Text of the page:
The gavel fell at midnight last Thursday marking the end of the 2015 Legislative session. But even though the legislature passed 524 new bills, they left the most important bill sitting on the table–Healthy Utah Medicaid Expansion.
Once again, tens of thousands of Utahns are left without coverage, unable to get preventative care and left to worry about where they’ll turn if faced with a serious illness.
Governor Herbert has been working on Healthy Utah for well over two years now. He has the overwhelming support of the public and the Senate, and he’s obviously frustrated with the refusal of the House to support his plan. However, the real frustration comes long before this most recent legislative session. Governor Herbert missed his opportunity.
In 2010, the Affordable Care Act was established. In 2012, the Supreme Court reaffirmed the validity of the Act and put the decision of whether or not to expand Medicaid, squarely in the hands of the states. From June 2012 until January 2013, Governor Herbert could have accepted full Medicaid Expansion.
But he didn’t make a decision. He was swayed by the partisan vitriol and anti-Obama sentiment that has pervaded too much of this important policy discussion. Herbert delayed and the legislature pounced.
During the 2013 session, the legislature took matters into their own hands. They passed a bill that would require legislative approval for any plan that would use state money and state infrastructure, snatching the power right out of Herbert’s open hands.
Two years later, we’re still waiting.
On the last day of the 2015 session, Governor Herbert held a press conference. He was joined by Lt. Governor Spencer Cox, Senate President Wayne Niederhauser, House Speaker Greg Hughes who mid session, declared Healthy Utah dead without ever giving it a full House debate, Senator Brian Shiozawa, sponsor of the Healthy Utah bill, and Representative Jim Dunnigan, sponsor of the Frail Utah bill.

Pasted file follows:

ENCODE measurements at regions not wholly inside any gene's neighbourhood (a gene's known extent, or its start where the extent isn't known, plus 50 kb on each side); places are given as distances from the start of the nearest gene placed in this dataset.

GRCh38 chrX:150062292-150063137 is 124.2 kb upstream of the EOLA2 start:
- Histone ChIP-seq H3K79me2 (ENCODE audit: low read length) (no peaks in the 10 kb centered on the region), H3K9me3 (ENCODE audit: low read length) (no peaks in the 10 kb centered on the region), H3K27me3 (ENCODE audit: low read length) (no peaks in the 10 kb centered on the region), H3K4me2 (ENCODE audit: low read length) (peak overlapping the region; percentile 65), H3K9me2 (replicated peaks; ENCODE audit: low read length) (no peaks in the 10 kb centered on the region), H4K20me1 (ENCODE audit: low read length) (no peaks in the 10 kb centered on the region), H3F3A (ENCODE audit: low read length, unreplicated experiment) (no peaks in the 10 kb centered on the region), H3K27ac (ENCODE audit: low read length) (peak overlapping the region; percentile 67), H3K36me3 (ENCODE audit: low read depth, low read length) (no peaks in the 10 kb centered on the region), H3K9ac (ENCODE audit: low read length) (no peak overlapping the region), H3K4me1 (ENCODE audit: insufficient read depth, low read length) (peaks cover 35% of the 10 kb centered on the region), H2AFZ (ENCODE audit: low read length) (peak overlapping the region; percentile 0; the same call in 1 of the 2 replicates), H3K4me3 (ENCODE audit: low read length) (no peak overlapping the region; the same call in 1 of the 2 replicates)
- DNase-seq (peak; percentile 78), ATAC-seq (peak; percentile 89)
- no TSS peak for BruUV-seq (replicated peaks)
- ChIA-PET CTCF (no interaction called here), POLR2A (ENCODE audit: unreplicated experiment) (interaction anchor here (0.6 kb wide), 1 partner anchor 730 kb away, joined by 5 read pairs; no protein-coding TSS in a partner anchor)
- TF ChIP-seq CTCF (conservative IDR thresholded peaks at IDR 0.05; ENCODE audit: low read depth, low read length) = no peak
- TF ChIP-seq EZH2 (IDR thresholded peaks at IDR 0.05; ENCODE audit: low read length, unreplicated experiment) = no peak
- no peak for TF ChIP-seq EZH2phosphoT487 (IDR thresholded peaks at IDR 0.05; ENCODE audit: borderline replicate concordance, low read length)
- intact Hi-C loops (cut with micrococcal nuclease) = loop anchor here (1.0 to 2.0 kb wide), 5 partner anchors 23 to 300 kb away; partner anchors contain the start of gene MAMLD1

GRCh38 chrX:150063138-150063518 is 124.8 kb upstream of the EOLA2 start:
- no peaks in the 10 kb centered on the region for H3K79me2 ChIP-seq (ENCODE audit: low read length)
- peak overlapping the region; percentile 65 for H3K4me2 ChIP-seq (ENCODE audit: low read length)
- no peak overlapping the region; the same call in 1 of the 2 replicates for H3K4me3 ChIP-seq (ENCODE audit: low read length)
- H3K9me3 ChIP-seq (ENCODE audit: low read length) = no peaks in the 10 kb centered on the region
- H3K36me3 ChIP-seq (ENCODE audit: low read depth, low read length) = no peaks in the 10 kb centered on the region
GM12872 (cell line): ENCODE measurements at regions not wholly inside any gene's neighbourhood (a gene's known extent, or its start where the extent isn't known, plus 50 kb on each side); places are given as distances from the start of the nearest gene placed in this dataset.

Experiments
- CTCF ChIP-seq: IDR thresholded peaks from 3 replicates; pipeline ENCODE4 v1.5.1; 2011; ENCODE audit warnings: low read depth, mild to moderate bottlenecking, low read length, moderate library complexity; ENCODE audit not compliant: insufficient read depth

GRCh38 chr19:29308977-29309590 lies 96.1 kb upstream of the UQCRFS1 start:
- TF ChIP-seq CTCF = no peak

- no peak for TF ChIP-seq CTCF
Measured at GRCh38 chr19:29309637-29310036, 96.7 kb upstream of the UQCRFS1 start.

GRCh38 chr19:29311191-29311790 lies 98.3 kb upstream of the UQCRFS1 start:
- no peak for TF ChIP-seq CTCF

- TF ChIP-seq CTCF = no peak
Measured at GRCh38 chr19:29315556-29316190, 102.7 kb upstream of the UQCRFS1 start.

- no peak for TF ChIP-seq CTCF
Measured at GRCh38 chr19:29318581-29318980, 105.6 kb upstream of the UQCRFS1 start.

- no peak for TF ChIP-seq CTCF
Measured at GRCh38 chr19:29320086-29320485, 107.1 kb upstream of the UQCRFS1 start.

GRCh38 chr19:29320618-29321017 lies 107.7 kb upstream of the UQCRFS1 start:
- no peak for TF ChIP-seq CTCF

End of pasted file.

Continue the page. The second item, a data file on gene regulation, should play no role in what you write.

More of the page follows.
Herbert announced that since no agreement could be reached during the session that they were going to meet as a working group, roll up their sleeves and find a solution by July 31st of this year. At which point he’d call the legislature back in for a special session and pass a compromise bill.
Not a single Democrat was included in the group and there was no indication that any of their conversations will be held in public. Effectively, the discussions and decisions will be made behind closed doors by six Republican power brokers.
As of today, Utah has left over $350million dollars on the table. Money already paid by hardworking Utah taxpayers. Money that should have been coming back into the state to cover the medical expenses of those who make less.
But instead, we wait, just as our fellow Utahns have been waiting for four years for a compassionate decision from their elected leaders.
Governor Herbert, we’ve waiting long enough.